Artist Mahmoud Shokraye's sentence of 25 lashes for insulting MP is likely to be quashed

An Iranian MP who brought a case against a cartoonist which resulted in a sentence of 25 lashes has withdrawn his complaint after widespread condemnation of the artist's conviction.

Mahmoud Shokraye was found guilty of insulting Ahmad Lotfi Ashtiani, MP for Arak, the capital of Iran's central province of Markazi, in a cartoon he drew of the parliamentarian in Nameye Amir, a city newspaper.

In an unprecedented punishment for an Iranian cartoonist, a media law court in Arak handed down a sentence of 25 lashes, triggering domestic and international outcry among Shokraye's colleagues and human rights organisations.

Iran's semi-official Fars news agency reported on Monday that Ashtiani had withdrawn his complaint. Experts familiar with Iranian law said it would mean the cartoonist's conviction would be quashed. In a statement, Ashtiani attempted to exonerate himself by blaming the court for the sentence of lashing, saying he merely sued the publication for defamation but the court, instead, condemned the cartoonist.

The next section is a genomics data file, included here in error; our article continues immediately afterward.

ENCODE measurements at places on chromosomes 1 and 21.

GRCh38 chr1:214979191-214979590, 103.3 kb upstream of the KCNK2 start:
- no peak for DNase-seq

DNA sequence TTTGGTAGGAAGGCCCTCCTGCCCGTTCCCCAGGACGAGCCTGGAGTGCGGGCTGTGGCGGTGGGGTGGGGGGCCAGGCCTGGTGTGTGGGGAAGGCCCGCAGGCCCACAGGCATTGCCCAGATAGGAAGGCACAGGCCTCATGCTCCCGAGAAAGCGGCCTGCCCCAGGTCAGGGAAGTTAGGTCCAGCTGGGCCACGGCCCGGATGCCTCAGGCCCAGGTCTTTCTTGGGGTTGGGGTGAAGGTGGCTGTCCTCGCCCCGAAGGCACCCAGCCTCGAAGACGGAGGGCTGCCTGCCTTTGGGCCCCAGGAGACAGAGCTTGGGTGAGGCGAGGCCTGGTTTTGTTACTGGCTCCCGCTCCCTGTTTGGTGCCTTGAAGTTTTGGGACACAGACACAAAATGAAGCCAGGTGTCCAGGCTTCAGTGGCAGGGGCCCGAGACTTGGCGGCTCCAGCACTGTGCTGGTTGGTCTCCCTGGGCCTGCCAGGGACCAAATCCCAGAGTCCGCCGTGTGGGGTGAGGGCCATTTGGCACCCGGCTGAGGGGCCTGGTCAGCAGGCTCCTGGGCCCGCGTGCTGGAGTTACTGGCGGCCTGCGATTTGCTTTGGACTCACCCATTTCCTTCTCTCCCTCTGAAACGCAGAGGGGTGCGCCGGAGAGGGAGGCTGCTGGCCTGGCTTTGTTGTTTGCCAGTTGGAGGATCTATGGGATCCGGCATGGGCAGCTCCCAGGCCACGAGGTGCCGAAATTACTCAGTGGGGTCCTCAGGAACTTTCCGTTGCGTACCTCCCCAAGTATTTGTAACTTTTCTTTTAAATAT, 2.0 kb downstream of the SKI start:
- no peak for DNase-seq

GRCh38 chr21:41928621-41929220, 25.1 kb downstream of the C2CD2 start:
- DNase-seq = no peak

Shokraye's cartoon depicted Ashtiani in a football stadium, dressed as a footballer, with a congratulatory letter in one hand and his foot resting on the ball. In the cartoon, the MP's forehead — as in reality — had a dark mark, said to be the sign of a pious Shia Muslim, supposedly caused by frequent prostration during prayer.

It is believed that Shokraye drew the MP in order to highlight recent criticism of Ashtiani's perceived interference in Iranian sport.

In response to the artist's sentence, cartoonists launched a campaign of drawing new caricatures of the MP, with many Iranians and their colleagues across the world contributing by posting their cartoons online.

The campaign's idea initially came from Mana Neyestani, who himself fell victim to the state's aggression towards cartoonists in 2006 when he spent two months in jail for a cartoon deemed “insulting” to the country's Azeri ethnic minority.

Nikahang Kowsar, a prominent Iranian cartoonist who fell foul of the authorities for portraying a prominent cleric as a crocodile, welcomed the news by saying it showed Iran still cared about its image in the international community. “I think the withdrawal was the result of the solidarity of Iranian cartoonists in support of their colleague as well as international exposure.” Despite the relief for Shokraye, dozens of journalists remain in jail in Iran.

© Guardian Newspapers Limited, 2012

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